Reversible Computation can revolutionize IT
Imagine a world where computers didn't use any energy, where they didn't produce any heat and where you would have the answer and then get the question. This is the world that the researchers at the MicroPower project have been working towards, using reversible computation as their tool.
When doing research, you have to choose a path - you can either work to improve current standards, or you can dive into the risky and unknown and create new standards. In the MicroPower project the researchers chose the second way, going on a mission to produce a reversible computer.
The project was a joint research project between the Research Section of Algorithmics and Programming Languages (APL) at Department of Computer Science and ELIS at Ghent University, a leading centre for reversible microelectronics, bringing together the leading experts in reversible software and reversible hardware.
A quest for the ability to go forward and backwards
The difference between conventional computing and reversible computing is simple in theory - one offers one-way computing, and the other offers two-way computing. In the case of reversible computation, not only can you ask a question and get the answer, you can also state the answer and obtain the question.
Why this is useful is a major question that Alex de Vos, researcher at Ghent University, tries to answer in a short video about the MicroPower project:
In short, it's all about power consumption, and how energy is used and regained.
Reinventing the standards
While ELIS worked on developing the hardware part of the project, the APL Section at DIKU brought in the knowledge of programming languages and logic design, both teams working in experimental topics. When working with reversibility there is almost no prior research and standards - you have to start from scratch, creating both new programming languages and models for concepts that have been standard in the general computing world for several years.
One particular challenge the APL Section worked on is compilation of reversible high-level programs to reversible machine code, focusing on ensuring that the reversible characteristics are preserved by the translation: if the source code can be run backwards on some data, so can the target code.
This presents special challenges - for instance, it is made difficult by the fact that reversibility is more fine-grained at the machine code level than in a high-level language. A high-level reversible programming language can utilize seemingly irreversible subcomponents (say, expression evaluation), but still be reversible. These components must be dealt with entirely reversibly by the translated code, which is very non-trivial to do efficiently.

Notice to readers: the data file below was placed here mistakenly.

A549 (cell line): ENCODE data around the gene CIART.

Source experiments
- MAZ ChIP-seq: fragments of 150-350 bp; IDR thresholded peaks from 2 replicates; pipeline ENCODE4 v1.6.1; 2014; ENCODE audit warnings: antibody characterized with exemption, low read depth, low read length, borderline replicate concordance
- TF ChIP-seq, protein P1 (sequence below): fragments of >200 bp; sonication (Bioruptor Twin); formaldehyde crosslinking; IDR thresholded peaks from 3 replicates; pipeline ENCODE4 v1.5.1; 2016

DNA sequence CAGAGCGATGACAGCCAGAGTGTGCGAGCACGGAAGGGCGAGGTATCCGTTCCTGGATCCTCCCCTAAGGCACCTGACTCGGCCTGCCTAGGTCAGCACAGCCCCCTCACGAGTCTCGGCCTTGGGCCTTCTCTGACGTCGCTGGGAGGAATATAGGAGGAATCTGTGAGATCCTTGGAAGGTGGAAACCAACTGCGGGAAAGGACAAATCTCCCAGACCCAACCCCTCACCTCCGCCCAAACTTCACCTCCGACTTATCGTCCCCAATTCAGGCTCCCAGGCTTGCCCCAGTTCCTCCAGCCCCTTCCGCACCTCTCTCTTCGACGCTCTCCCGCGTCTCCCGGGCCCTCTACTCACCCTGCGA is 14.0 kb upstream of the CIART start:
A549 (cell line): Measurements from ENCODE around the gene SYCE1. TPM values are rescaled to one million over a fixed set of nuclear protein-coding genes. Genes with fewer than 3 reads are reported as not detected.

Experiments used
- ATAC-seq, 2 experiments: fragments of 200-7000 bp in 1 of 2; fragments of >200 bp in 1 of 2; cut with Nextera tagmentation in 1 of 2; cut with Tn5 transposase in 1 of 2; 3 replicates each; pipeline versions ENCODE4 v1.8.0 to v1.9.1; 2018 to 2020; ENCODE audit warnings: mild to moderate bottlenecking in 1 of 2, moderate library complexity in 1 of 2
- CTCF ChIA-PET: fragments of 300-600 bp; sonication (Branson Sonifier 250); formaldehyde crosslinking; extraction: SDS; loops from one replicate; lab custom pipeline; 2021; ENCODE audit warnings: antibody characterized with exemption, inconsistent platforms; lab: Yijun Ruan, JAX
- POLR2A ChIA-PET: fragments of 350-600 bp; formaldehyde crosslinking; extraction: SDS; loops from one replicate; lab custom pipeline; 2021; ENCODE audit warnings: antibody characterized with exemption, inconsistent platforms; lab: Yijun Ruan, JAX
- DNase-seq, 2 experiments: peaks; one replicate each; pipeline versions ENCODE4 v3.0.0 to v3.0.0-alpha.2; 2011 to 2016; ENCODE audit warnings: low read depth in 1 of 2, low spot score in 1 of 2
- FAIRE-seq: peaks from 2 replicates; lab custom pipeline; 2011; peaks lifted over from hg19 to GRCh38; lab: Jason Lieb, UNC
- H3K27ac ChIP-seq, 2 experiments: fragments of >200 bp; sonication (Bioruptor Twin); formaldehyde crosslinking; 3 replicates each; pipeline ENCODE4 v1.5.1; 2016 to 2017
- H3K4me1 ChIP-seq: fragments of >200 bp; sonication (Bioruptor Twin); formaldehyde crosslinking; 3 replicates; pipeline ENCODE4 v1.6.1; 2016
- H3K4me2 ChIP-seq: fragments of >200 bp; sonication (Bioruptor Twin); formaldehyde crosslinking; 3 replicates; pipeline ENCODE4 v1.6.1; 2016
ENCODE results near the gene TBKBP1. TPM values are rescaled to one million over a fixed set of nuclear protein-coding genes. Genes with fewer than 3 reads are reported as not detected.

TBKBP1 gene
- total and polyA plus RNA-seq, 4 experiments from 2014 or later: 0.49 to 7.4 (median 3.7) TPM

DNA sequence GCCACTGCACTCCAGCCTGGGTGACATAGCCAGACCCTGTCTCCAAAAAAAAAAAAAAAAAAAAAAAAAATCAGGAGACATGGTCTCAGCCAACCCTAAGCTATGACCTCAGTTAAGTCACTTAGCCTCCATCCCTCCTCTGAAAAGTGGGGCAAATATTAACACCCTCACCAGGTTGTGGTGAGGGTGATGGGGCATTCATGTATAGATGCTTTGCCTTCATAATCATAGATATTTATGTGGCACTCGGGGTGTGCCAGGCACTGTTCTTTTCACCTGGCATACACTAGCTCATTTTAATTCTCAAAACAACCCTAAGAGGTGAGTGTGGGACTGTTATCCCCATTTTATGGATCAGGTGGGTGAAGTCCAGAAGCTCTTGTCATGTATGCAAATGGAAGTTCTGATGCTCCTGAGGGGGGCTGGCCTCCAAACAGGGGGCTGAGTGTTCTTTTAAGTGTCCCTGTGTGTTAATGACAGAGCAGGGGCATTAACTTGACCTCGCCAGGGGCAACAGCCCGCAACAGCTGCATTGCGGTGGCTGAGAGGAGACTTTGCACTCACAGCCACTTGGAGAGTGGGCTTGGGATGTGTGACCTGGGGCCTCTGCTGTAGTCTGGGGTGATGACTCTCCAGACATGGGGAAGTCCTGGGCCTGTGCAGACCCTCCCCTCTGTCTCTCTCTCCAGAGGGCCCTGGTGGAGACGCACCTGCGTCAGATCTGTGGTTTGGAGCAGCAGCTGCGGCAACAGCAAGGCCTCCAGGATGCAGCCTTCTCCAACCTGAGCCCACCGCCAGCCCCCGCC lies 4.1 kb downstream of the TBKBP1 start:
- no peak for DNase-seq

Another problem which may be more familiar to compiler writers comes from the fact that ordinary register allocation techniques do not work for reversible assembler code. At DIKU, new compiler techniques have been developed to deal with this, and other such problems that arise from the desire for useful reversible programming languages.
It is necessary to reduce the energy consumption of computers
In 1961, Rolf Landauer showed that, in principle, it is possible to construct a computer that works without consuming electrical energy, and thus without producing heat, giving birth to Landauer's Principle. Although we are still far from a computer with no energy consumption at all, scientists hope that this principle can help reduce power consumption in computers. Since computers today are responsible for 2,5% of the total energy consumption worldwide, anything that can help reduce this volume is wanted, however there are other reasons why reversibility can revolutionize computing.
Part of the problem lies in the hardware
Reducing energy consumption and heat production is a big problem in modern computing, since hardware manufacturers are facing a problem - they are reaching a limit as to how much faster computers can get without overheating, since the heat cannot travel away fast enough from the increasingly smaller and more powerful computer chips.
Although the MicroPower Project has now finished, the APL section have not left reversibility alone - their new project, Foundations of Reversible Computing (FoRC), are focused on a more theoretical aspect of reversibility, which can provide tools for further research and implementations in the future.
In August 2014, postdoc at Dept. of Computer Science in Copenhagen, Holger Bock Axelsen appeared on the regional Copenhagen television channel Tv2 Lorry, giving a presentation of his work on reversible computation and the world's power consumption (in Danish):